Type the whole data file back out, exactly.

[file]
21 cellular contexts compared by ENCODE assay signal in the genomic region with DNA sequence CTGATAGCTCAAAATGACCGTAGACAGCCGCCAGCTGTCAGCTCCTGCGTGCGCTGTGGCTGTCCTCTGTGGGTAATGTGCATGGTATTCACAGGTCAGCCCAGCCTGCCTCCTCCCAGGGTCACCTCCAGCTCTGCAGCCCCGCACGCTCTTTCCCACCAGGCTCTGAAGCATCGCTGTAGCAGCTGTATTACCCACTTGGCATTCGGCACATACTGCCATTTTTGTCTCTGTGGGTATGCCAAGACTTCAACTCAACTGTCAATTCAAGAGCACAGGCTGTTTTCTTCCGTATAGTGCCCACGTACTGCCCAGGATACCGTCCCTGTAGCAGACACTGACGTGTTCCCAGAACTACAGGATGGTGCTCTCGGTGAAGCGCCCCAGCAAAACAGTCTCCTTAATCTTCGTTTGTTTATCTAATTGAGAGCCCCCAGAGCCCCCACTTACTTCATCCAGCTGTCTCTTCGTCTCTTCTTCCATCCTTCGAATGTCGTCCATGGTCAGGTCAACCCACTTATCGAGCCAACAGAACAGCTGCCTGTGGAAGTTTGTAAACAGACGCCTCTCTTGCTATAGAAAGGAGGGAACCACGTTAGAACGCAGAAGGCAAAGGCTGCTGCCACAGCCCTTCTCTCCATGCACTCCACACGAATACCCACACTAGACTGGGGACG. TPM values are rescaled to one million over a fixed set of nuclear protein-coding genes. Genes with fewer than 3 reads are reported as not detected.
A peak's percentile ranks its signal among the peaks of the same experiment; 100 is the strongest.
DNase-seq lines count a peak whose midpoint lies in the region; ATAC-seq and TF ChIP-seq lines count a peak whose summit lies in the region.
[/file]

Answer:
21 cellular contexts compared by ENCODE assay signal in the genomic region with DNA sequence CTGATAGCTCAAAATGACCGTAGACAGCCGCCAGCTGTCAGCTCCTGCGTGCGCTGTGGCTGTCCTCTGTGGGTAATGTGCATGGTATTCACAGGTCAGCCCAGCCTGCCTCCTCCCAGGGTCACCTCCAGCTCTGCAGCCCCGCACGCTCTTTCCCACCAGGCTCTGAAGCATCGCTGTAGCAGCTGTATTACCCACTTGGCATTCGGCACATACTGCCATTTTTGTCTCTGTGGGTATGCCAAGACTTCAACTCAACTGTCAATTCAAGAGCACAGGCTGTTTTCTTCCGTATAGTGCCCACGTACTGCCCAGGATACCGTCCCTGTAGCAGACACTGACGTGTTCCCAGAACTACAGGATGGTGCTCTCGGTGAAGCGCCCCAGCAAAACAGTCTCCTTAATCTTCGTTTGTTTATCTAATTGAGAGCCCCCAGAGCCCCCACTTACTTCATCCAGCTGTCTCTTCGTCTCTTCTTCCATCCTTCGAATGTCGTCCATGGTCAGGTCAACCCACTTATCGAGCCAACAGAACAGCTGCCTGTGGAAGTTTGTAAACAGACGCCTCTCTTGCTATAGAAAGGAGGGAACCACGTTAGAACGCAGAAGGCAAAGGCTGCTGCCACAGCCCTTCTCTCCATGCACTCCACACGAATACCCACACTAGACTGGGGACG. TPM values are rescaled to one million over a fixed set of nuclear protein-coding genes. Genes with fewer than 3 reads are reported as not detected.
A peak's percentile ranks its signal among the peaks of the same experiment; 100 is the strongest.
DNase-seq lines count a peak whose midpoint lies in the region; ATAC-seq and TF ChIP-seq lines count a peak whose summit lies in the region.